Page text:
what Jack Donelly tries to explain in his article “Human Rights and Asian
Values: A Defense of ‘Western’ Universalism”:
Chinese society was dominated by the pursuit of harmony (he) at all
levels, from the cosmic to the personal. The path to harmony was li.
Although often translated as “propriety”, that term, in contemporary American
English at least, is far too weak to encompass li‘s force, range, or
depth. Li prescribes a complex set of interlocking, hierarchical social
roles and relations centered on filial piety (xiao) and loyalty (zhong).
Deference and mutual accommodation were the ideal. Personal ethic emphasizes
self-cultivation in the pursuit of ren (humanness), achieved by self
mastery under the guidance of li.
system of values and social relations is incompatible with the vision of equal
and autonomous individuals that underlies international human rights norms. In
fact, the “western” emphasis on individual rights is likely to seem little
short of moral inversion. Asian critics of demands for “western”
(internationally recognized) human rights argue that they have developed
alternative political ideals and practices that aim to preserve traditional
values of family, community, decorum and devotion to duty.
In the quoted paragraph above, critics from the Asian Values
perspective view human rights as a “little short of moral inversion”, this
means that human rights threaten the moral foundation of the Asian communities.
Implicit on that statement is the rejection of human rights as a value to be
implemented in Asian societies because of its incompatibility with the
traditional values of Asian people.
However, Amartya Sen writes that the “Asian values” that
some people are championing are very much contestable. Drawing from the
writings and practices of various Asian philosophers and kings from different
cultural and religious backgrounds, he finds that “many of these historical
leaders in Asia, not only emphasized the importance of freedom and tolerance;
they also had clear theories as to why this was the appropriate thing to do”.
He goes on to ask as to why the current leaders of Asia choose to represent
Asian values as emphasizing more on the need for harmony and order, rather than
describing Asian values as emphasizing on freedom and tolerance. Why choose
some values over the others, sidelining values which may have some parallels and
similarities with the modern conception of human rights? The answer is that
“Asian values” are used by some governments to justify their own
authoritarianism; that it is less a defense of traditionalism and culture than
a defense of a political system.
I think, rather than viewing the relations between human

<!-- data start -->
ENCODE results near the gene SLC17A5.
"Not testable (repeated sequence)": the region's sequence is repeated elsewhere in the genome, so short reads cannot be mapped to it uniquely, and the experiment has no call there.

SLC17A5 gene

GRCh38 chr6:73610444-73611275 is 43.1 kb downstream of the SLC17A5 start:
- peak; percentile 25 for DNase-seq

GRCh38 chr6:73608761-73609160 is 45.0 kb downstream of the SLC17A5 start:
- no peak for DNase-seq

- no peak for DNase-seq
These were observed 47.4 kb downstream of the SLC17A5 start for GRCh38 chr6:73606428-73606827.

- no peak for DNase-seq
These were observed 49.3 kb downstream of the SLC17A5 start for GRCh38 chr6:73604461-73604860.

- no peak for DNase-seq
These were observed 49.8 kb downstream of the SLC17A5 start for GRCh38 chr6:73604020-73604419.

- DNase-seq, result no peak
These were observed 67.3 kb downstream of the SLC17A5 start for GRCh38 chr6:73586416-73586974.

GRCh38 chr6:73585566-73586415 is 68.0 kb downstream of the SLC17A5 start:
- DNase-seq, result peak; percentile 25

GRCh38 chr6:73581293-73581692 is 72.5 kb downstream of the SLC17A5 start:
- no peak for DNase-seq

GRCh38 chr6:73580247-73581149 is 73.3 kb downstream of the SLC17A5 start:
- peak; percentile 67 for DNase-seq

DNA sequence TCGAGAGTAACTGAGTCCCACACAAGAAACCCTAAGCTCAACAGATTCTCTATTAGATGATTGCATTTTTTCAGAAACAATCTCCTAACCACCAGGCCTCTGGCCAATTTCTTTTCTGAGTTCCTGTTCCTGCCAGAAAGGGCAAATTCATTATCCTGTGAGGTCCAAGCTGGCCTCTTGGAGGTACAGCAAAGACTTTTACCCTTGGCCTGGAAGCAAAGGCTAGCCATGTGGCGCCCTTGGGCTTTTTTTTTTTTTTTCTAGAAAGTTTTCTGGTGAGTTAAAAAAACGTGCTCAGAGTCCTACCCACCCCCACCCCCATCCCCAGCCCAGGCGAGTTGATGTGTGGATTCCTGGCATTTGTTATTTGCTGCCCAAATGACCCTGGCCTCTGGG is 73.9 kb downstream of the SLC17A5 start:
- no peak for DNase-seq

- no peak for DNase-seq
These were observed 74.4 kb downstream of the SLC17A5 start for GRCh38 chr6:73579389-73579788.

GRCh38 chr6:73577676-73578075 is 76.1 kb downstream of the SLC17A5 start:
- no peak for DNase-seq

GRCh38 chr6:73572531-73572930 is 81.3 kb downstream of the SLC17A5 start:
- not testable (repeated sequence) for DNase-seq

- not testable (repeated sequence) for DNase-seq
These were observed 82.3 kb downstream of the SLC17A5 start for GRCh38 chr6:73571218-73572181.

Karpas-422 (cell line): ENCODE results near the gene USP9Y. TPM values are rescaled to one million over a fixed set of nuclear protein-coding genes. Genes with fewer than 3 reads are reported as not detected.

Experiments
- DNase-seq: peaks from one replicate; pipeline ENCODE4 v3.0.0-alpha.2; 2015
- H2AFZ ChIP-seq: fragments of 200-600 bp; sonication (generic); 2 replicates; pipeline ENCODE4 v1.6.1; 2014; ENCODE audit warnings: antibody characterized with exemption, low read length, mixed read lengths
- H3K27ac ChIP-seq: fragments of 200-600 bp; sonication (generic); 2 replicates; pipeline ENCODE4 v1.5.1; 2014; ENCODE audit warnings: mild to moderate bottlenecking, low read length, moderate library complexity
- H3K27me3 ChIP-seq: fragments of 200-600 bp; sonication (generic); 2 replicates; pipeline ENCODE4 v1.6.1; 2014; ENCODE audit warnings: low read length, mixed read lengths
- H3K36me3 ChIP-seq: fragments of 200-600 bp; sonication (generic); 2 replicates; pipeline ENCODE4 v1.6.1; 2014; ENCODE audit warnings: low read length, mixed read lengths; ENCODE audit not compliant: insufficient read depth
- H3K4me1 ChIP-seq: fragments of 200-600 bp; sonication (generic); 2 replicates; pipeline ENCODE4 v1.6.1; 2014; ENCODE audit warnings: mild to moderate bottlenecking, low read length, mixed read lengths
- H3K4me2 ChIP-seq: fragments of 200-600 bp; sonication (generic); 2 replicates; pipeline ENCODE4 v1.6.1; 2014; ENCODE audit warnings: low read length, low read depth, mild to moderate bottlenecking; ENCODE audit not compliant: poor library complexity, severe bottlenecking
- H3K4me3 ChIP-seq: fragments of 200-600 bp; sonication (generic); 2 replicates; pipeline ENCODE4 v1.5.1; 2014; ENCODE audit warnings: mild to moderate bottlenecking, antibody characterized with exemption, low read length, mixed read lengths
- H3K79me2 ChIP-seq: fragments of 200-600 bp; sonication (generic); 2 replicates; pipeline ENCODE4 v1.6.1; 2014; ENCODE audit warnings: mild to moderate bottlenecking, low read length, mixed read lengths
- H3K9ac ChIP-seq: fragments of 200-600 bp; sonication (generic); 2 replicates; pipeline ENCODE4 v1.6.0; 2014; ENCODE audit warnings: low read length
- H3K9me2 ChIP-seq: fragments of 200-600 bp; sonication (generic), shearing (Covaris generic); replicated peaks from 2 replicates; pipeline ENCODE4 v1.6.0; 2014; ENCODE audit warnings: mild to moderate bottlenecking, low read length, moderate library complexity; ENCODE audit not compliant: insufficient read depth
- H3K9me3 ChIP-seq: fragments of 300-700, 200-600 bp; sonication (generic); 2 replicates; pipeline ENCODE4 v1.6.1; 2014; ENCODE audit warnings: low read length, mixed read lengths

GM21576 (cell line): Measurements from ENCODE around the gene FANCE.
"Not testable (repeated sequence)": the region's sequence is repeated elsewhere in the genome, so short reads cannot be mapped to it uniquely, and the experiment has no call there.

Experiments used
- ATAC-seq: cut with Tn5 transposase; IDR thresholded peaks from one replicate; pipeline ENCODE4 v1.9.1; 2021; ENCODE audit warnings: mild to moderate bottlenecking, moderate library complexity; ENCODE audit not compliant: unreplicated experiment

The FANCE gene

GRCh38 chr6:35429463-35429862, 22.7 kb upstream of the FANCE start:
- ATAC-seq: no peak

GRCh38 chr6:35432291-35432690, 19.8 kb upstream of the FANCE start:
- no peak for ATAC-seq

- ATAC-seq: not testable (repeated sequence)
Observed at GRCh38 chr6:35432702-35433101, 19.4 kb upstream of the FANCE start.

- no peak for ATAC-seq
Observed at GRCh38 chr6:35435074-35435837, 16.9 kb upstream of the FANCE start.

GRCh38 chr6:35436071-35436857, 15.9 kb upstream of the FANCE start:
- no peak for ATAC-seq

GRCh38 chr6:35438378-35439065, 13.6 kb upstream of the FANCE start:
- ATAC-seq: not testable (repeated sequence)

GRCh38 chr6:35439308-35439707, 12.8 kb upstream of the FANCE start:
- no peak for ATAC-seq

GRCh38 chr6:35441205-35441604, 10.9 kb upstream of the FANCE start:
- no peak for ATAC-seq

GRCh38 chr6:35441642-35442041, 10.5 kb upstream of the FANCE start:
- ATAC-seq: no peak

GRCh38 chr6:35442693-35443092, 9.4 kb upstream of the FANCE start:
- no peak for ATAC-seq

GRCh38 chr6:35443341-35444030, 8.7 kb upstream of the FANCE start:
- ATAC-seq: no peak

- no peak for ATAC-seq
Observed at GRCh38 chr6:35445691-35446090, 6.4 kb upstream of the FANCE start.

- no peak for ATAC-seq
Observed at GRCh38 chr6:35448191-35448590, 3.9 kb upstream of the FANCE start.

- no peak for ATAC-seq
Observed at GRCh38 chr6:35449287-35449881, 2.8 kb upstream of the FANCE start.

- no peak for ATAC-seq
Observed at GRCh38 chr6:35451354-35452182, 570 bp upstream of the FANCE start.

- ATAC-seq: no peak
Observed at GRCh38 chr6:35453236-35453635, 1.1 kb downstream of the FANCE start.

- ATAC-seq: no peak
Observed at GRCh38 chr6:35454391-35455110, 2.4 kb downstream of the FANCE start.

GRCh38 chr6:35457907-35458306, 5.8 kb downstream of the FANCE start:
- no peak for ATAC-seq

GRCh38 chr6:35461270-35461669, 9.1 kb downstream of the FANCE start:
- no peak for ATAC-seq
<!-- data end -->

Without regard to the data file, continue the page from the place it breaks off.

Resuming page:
rights and cultures as something that is destructive, we can actually view
human rights as protecting cultures. The implementation of human rights
protection empowers the people to define their own culture as they see fit,
rather than something that is defined from above, by the rulers. The
proposition of Asian values by some Asian governments, on the other hand, can
be seen as an attempt by regimes to set a standard of behavior that is in
accordance to their interest. These elites tried to freeze culture by defining
it according to their own liking. I think it is this freezing of culture that
threatens culture, rather than the implementation of human rights norms. By
saying that a certain culture has a certain characteristic which is fixed and
immutable, these rulers and elites are denying the rights of the people in that
culture to transform their culture into another form that they want. By giving
the people human rights, the right to transform the culture – or the right of
self-determination – is protected and cannot be intruded by the state, or by
the interest of the regime. Jack Donelly says, “Human rights also empower
people to modify or reject parts of their traditional culture”. This right to modify
and transform culture should be respected and not to be constrained by the
interest of the elites.
Therefore, I propose that human rights should be treated as
a universal value. First, because it has at least two merits that will be very
important in a modern society: the principle of non-discrimination and the
ability to limit the power of the state over individuals; and second, because
it does not contradict any culture. If anything, human rights actually protect
culture by giving the people the choice to transform and develop their own
Bio: Dipo Djungdjungan Summa is an Indonesian scholar currently based in the Philippines where he is working with the International Organization for Migration (IOM).